Mississippi Home Foreclosure Laws

Learn about Mississippi foreclosure law, including notice of the foreclosure and foreclosure procedures.

In Mississippi, foreclosures are completed quickly with little notice to the homeowner. The process is nonjudicial (meaning, it takes place outside of court) and state law only requires that the foreclosing party post and publish notice before selling the home at a foreclosure sale. The foreclosing party doesn't have to notify the borrower directly about the pending foreclosure.

If you are facing a foreclosure of your home in Mississippi, you may have questions about how you'll learn about the foreclosure, how the foreclosure process works, whether you’ll be subject to a deficiency judgment after the foreclosure, and more. Keep reading to find a summary of some of the key features of Mississippi foreclosure law along with citations to the statutes so you can read the law yourself.

How to Find Mississippi’s Foreclosure Laws

The citations to Mississippi’s foreclosure statutes are Mississippi Code Annotated Sections 89-1-55 through 89-1-59.

You can find a link to the Mississippi Code on the State of Mississippi Judiciary’s website at  https://courts.ms.gov. If you need help finding the statutes, see  Finding Your State’s Foreclosure Laws.

Key Features of Mississippi’s Foreclosure Laws

We’ve summarized important parts of Mississippi’s foreclosure laws below. You can find more detailed articles on various aspects of Mississippi foreclosure law in Nolo’s  Mississippi Foreclosure Law Center.

Most Common Type of Foreclosure Procedure in Mississippi

Mississippi law allows both  judicial foreclosures  (which go through the court system) and  nonjudicial foreclosures(which take place out of court.) Since most foreclosures in Mississippi are nonjudicial, this article focuses on that process.

Notice of the Foreclosure

In Mississippi, the foreclosing party must publish notice of the foreclosure sale in a newspaper for three consecutive weeks before the sale. The notice must also be posted on the courthouse door. Miss. Code Ann. § 89-1-55.

There is no Mississippi law requiring the foreclosing party to notify the borrower directly about the foreclosure. However, most deeds of trust require the lender to send a 30-day notice of default before accelerating the loan. The lender cannot foreclose until it accelerates the loan.

What is acceleration?  The lender can accelerate the loan if the borrow defaults. When the loan is accelerated it means the borrower must immediately pay off the balance of a loan.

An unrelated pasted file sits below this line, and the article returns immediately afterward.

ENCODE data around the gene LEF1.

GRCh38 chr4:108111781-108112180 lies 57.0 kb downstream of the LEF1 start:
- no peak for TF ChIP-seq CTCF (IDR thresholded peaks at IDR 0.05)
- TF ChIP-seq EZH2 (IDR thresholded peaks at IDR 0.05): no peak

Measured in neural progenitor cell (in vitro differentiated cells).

Right to Reinstate Before the Foreclosure Sale in Mississippi

“Reinstating” is when you catch up on the missed loan payments (plus fees and costs) in order to stop a foreclosure. (Learn more about  reinstatement to avoid foreclosure.)

Under Mississippi law, the borrower may reinstate at any time before the sale by paying the past-due amounts plus certain fees and costs. Miss. Code Ann. § 89-1-59.

Right of Redemption After Foreclosure in Mississippi

Some states allow the borrower to redeem (repurchase) the home within a certain period of time after the foreclosure. Mississippi law does not provide foreclosed homeowners with a right of redemption after the sale. (For details see Nolo’s article  If I lose my home to foreclosure in Mississippi, can I get it back?)

Mississippi Deficiency Laws

When the total mortgage debt exceeds the foreclosure sale price, the difference is called a “deficiency.” Some states allow the foreclosing party to seek a personal judgment (called a “deficiency judgment”) against the borrower for this amount, while other states prohibit deficiency judgments with what are called anti-deficiency laws.

There is no anti-deficiency law in Mississippi. The foreclosing party can get a deficiency judgment after a nonjudicial foreclosure by filing a lawsuit against the borrower within one year after the foreclosure sale date. Miss. Code Ann. § 15-1-23. (For a summary of the deficiency law in Mississippi, see  Mississippi Laws on Post-Foreclosure Deficiency.)

Notice to Leave After the Foreclosure Sale

Once a nonjudicial foreclosure in Mississippi is complete, the purchaser may begin the eviction process, usually after making a demand for possession.

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